Department of Energy Argonne National Laboratory Office of Science NEWTON's Homepage NEWTON's Homepage
NEWTON, Ask A Scientist!
NEWTON Home Page NEWTON Teachers Visit Our Archives Ask A Question How To Ask A Question Question of the Week Our Expert Scientists Volunteer at NEWTON! Frequently Asked Questions Referencing NEWTON About NEWTON About Ask A Scientist Education At Argonne Arabic Numerals
Name: Richard C.
Status: student	
Age:  N/A
Location: N/A
Country: N/A
Date: N/A 


Question:
How did our 'Arabic' numerals evolve? That is, I understand that a 2 was once represented as the horns of an animal and evolved into the 2 we know and love today. A 3 was supposedly three horizontal hash marks that became slurred into our modern day 3. These things I recall from my high school math teacher. I am currently teaching basic and advanced math classes to adults and I thought this bit of trivia might create interest.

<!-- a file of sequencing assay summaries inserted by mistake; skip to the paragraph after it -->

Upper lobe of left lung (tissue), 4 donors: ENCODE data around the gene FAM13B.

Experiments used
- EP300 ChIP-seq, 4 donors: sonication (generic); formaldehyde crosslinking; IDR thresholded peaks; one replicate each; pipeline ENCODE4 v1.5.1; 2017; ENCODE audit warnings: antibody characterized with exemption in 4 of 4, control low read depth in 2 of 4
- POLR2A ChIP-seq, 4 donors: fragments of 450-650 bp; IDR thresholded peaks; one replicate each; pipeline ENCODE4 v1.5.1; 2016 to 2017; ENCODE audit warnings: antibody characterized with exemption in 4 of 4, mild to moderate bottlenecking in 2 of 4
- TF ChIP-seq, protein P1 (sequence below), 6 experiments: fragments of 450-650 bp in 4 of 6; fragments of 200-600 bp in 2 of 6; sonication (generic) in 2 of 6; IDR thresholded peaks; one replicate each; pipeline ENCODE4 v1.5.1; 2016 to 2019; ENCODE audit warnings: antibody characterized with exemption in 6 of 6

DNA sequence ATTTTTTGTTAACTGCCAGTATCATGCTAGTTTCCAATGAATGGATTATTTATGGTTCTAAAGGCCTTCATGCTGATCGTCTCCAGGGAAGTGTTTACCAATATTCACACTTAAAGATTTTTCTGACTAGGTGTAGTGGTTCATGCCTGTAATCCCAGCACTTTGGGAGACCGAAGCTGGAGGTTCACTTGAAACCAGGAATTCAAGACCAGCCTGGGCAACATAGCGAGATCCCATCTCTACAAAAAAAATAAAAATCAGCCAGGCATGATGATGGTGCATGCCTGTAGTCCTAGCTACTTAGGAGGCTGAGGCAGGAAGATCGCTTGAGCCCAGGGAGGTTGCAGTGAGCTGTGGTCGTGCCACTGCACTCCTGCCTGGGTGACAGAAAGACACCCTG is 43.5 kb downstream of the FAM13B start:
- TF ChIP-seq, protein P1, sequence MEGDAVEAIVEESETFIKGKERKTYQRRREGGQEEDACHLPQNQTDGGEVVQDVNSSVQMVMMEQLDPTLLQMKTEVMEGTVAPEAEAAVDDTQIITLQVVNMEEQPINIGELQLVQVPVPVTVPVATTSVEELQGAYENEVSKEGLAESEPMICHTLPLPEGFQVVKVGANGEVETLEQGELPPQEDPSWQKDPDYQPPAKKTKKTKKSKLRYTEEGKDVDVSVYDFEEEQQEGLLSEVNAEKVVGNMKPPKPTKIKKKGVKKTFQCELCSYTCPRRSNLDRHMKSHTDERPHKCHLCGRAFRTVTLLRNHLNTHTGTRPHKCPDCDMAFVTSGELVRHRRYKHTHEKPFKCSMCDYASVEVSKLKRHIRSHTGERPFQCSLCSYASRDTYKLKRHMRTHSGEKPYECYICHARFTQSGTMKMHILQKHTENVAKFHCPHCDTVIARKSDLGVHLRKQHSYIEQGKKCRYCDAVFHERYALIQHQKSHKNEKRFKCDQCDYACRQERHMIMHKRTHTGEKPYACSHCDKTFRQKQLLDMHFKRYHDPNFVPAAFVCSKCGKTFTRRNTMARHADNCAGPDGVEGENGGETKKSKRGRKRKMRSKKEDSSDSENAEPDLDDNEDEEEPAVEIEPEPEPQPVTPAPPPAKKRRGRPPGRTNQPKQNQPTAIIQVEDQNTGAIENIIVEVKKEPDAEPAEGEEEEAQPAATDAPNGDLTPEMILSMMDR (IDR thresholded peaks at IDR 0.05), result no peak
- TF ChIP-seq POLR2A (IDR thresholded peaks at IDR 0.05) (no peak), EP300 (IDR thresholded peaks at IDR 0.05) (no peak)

Replies:
Rich, I do not know exact results, but I do know why "x" and "y" are the traditional variables of algebra. When algebra was developed, ball-point pens and pencils were not yet developed. Most writing was done with quills dipped in ink wells. Making curved lines required skill and time. The easiest letters to make that could be easily distinguished from numbers were x and y. Both required only two straight strokes. I expect this is similar to why the number symbols developed as they did. Numbers needed to be fairly easy to write AND read at the time they were developed.

Dr. Ken Mellendorf
Physics Instructor
Illinois Central College



Click here to return to the Mathematics Archives

NEWTON is an electronic community for Science, Math, and Computer Science K-12 Educators, sponsored and operated by Argonne National Laboratory's Educational Programs, Andrew Skipor, Ph.D., Head of Educational Programs.

For assistance with NEWTON contact a System Operator (help@newton.dep.anl.gov), or at Argonne's Educational Programs

NEWTON AND ASK A SCIENTIST
Educational Programs
Building 360
9700 S. Cass Ave.
Argonne, Illinois
60439-4845, USA
Update: June 2012
Weclome To Newton

Argonne National Laboratory